Nonparetic knee extensor strength is the determinant of exercise capacity of community-dwelling stroke survivors

Wei-Te Wang, Ling-Tzu Huang, Ya-Hui Chou, Ta-Sen Wei, Chung-Che Lin
TheScientificWorldJournal 2014, 2014: 769875

OBJECTIVE: To investigate the relationship among walking speed, exercise capacity, and leg strength in community dwelling stroke subjects and to evaluate which one was the leading determinant factor of them.

DESIGN: This is a descriptive, cross-sectional study. Thirty-five chronic stroke patients who were able to walk independently in their community were enrolled. Walking speed was evaluated by using the 12-meter walking test. A maximal exercise test was used to determine the stroke subjects' exercise capacity. Knee extensor strength, measured as isokinetic torque, was assessed by isokinetic dynamometer.

RESULTS: The main walking speed of our subjects was 0.52 m/s. Peak oxygen uptake (VO₂ peak) was 1.21 ± 0.43 L/min. Knee extensor strength, no matter whether paretic or nonparetic side, was significantly correlated to 12-meter walking speed and exercise capacity. Linear regression also showed the strength of the affected knee extensor was the determinant of walking speed and that of the nonparetic knee extensor was the determinant of exercise capacity in community dwelling stroke subjects.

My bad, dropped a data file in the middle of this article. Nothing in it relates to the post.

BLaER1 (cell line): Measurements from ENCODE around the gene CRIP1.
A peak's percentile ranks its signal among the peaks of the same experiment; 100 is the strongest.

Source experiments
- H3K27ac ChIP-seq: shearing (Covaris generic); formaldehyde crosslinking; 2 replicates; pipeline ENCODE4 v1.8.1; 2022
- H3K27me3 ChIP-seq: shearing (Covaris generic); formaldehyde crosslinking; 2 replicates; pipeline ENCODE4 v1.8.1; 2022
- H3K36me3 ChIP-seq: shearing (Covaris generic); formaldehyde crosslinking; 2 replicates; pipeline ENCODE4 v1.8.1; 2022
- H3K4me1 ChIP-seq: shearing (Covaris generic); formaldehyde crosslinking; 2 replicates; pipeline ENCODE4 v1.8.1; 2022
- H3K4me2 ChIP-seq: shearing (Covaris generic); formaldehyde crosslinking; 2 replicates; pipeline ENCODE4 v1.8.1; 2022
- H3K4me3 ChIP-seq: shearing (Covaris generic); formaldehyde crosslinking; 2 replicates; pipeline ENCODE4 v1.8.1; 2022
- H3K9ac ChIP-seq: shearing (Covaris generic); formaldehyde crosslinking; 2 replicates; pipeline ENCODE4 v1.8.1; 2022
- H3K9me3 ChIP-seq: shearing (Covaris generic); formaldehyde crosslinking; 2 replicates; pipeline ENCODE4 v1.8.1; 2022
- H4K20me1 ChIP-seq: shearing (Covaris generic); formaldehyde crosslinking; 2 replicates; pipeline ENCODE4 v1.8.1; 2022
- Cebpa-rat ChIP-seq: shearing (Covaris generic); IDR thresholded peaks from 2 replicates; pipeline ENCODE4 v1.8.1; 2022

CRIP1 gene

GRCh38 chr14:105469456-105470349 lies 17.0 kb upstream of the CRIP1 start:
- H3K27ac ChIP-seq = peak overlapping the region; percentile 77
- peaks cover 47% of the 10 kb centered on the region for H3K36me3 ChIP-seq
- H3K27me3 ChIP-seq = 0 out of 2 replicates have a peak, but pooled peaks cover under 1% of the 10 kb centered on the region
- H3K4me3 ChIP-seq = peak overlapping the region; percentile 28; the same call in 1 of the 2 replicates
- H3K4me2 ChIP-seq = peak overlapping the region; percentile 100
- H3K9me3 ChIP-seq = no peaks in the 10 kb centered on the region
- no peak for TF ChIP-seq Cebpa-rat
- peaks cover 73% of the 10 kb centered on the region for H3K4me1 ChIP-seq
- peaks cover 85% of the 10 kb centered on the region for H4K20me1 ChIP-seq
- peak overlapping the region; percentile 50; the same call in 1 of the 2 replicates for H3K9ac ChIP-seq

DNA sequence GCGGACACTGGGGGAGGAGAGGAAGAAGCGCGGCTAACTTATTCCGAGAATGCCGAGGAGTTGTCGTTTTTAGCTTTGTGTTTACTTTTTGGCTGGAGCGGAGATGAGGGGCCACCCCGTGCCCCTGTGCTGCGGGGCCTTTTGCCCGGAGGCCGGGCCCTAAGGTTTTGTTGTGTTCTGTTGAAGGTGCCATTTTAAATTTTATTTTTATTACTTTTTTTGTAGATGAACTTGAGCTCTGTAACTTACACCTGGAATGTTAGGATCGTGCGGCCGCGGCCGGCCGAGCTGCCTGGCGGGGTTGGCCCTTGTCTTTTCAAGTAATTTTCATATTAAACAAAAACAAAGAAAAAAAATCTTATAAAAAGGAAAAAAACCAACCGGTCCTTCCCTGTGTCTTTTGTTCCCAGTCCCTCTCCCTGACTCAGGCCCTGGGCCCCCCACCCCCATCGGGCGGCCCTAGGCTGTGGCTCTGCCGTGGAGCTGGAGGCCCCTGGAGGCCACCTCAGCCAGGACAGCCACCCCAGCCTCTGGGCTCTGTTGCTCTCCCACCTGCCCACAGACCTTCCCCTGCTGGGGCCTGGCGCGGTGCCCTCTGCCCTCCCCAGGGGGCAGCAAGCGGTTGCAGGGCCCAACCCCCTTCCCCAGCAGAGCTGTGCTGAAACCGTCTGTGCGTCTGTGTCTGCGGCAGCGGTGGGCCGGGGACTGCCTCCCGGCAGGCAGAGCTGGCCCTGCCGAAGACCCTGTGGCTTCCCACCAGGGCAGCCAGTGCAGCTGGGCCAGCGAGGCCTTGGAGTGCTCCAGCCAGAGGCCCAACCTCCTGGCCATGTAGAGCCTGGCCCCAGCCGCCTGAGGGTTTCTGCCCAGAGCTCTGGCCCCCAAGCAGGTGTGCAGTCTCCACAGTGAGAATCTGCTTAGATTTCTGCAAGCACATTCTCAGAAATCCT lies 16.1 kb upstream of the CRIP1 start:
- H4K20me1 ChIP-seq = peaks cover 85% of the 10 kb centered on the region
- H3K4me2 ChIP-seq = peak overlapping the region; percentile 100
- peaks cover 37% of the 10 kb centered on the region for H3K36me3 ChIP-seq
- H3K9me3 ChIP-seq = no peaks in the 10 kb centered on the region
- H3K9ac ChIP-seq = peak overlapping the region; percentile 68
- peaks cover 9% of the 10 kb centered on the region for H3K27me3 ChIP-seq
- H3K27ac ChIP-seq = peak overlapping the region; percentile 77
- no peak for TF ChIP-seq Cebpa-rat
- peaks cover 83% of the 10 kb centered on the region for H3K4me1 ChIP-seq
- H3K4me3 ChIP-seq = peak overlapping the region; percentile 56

CONCLUSIONS: Walking speed and peak oxygen uptake were markedly decreased after stroke. Knee extensor strength of nonparetic leg was the most important determinant of exercise capacity of the community-dwelling stroke subjects. Knee extensor strengthening should be emphasized to help stroke patient to achieve optimal community living.

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